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Marking My Beliefs to Market
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Re: Former Soviet Union. I lived in Kiev, Ukraine for two years. I was besides myself trying to figure out what the Ukrainians just didn't get about political and economic development. After all the steps to be taken were simple, and before them them was laid out a rational system of carrots and stickes to reach that end. Upon returning to New York, I stumbled across Edward Said's Orientailism in a vain attempt to make sense of it all. His writing about the West has traditionally manufactured knowledge about other cultures, especially colonized peoples, and for whom they produce this knowledge (the West itself) is right on the mark We use Western concepts to undertand non-Western cultures. We were in effect talking to ourselves. Said wrote that in its pure form Orientalism is laughable; e.g., Islam is sort of like Christianity without Jesus. It ain't so. Well, Russia and the whole of the former Soviet Union are sort of like the West, too! No amount of policy prescription based on the experience of the advanced liberal democratic industrial West would have made sense in the FSU. I was part of the group that just didn't get it. It was their way of life that should have influenced the policy choices, not mine.
Contributed by Ted Schrader (firstname.lastname@example.org) on May 22, 2000.
Nope. I would not have expected that, and I did not.
I have seen Morgan Stanley Vice Presidents set across a table from Cisco Vice Presidents and say that Cisco is far too big for *any* principles of valuation to justify anything near its current equity value. And the people from Cisco smile... It's scary...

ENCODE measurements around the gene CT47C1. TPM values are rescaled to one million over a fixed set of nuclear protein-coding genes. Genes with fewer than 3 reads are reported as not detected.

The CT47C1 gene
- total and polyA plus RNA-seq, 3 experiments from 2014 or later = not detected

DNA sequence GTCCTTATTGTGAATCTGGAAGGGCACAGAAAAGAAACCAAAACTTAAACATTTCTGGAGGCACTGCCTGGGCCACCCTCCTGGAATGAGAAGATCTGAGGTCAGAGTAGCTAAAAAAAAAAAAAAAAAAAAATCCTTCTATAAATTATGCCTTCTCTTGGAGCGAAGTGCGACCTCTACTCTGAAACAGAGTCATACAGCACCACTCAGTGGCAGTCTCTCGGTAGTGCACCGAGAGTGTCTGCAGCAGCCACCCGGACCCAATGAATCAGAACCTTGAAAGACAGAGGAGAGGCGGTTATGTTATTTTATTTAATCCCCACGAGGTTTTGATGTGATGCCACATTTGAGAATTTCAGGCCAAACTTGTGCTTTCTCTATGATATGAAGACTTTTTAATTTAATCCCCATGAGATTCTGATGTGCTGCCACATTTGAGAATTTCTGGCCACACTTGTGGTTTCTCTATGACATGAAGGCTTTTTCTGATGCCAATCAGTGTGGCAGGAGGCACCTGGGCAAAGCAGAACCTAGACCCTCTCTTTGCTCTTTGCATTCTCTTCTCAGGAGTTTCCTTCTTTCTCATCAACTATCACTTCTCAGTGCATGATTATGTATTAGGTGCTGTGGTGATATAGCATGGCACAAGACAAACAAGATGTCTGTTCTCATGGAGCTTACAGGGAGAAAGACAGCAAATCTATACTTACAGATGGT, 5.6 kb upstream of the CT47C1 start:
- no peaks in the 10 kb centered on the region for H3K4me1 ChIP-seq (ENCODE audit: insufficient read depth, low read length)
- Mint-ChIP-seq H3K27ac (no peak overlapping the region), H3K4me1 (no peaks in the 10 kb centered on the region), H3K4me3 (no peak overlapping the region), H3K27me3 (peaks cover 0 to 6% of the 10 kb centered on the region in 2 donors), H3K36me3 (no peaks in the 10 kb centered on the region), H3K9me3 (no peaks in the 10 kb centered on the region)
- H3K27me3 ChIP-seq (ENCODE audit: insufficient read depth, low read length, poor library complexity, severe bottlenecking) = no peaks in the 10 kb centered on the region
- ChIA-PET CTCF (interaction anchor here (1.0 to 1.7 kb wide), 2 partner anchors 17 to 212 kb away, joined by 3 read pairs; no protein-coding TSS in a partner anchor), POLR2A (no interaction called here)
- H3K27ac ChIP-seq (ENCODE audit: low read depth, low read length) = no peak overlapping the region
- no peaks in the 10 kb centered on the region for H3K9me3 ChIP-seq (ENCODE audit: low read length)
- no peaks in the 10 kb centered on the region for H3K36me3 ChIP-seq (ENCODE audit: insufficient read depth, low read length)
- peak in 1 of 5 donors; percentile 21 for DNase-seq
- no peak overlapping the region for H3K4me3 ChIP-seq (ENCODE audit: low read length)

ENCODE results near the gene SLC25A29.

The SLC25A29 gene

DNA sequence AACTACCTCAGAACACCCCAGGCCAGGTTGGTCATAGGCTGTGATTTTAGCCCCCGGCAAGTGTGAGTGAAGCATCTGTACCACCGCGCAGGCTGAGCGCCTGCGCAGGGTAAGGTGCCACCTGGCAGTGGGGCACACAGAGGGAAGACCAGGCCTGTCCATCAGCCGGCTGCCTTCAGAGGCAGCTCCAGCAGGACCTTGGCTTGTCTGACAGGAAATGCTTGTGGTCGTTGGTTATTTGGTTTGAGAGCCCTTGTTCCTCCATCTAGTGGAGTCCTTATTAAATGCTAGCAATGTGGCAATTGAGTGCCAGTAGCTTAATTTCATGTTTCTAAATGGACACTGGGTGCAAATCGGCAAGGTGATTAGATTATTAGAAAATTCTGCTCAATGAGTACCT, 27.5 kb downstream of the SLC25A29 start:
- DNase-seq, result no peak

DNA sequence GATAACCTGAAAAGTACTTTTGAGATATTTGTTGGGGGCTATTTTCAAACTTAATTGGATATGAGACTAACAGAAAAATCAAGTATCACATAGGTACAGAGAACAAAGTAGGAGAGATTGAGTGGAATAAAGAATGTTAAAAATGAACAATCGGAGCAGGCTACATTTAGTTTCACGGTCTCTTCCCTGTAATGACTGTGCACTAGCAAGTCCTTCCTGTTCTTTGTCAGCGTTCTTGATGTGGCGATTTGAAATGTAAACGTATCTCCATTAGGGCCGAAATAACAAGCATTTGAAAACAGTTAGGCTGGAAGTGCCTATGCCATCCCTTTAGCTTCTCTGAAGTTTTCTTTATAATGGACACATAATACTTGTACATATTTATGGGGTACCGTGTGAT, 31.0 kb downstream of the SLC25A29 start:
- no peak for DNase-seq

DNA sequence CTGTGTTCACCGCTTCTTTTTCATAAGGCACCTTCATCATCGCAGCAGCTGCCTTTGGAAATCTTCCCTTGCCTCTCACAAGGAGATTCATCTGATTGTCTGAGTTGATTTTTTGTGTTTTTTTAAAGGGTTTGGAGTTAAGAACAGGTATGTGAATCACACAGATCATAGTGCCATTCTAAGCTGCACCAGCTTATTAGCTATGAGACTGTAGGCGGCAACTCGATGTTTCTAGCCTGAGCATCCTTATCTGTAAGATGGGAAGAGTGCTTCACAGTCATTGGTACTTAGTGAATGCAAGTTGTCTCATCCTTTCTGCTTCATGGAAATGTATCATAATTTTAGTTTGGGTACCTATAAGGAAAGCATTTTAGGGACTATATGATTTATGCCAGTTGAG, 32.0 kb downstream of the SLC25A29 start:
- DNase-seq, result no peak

Contributed by Brad DeLong (email@example.com) on May 22, 2000.
Interesting piece. However, did you really believe that the "noise traders" would be as powerful as they have turned out to be?
Contributed by Chris DeLong (CDeLong@taconiccap.com) on May 22, 2000.
The way the exchange went was: Alvin Hansen: "But Maynard, you yourself said (such and such)."
Keynes: "But Alvin, surely I have learned something since that time." The context was pre-war to post-war.
Hansen never did learn anything after the General Theory that any of us could spot, and we weren't too sure how much of that he had learned.
Contributed by Paul Cook (Paulwcook@aol.com) on May 22, 2000.
On Russia: With deference to Douglas North, one might suggest that the missing link in the Russia success story had to do with who wrote the rules. Your idea of a democracy is that the voters write the rules, and this will eventually fix things. Perhaps in Russia (and parts of Africa and historically in S. America), the culture votes for the richest or most powerful men as leaders, with the vague idea that they are most capable of trickling down wealth and protection. The idea that gate-keeping destroys wealth is not in the voters minds. Nor is the idea that voters can shop for a bigger trickle. At some point, elections become uncontested. If this description fits, the question becomes do the rulers find themselves better off taking what they can from a poor populace, or encouraging wealth so they can take more. The latter approach (called stock options in this culture, and crony capitalizm in SE Asia these days) does not seem to have been the historically dominant behavior of rulers. Nor have wealth increases been the historically dominant result. All of which trys to say that Russians don't get richer until who writes the rules changes. The assumption that democracy does it soon may not be compelling.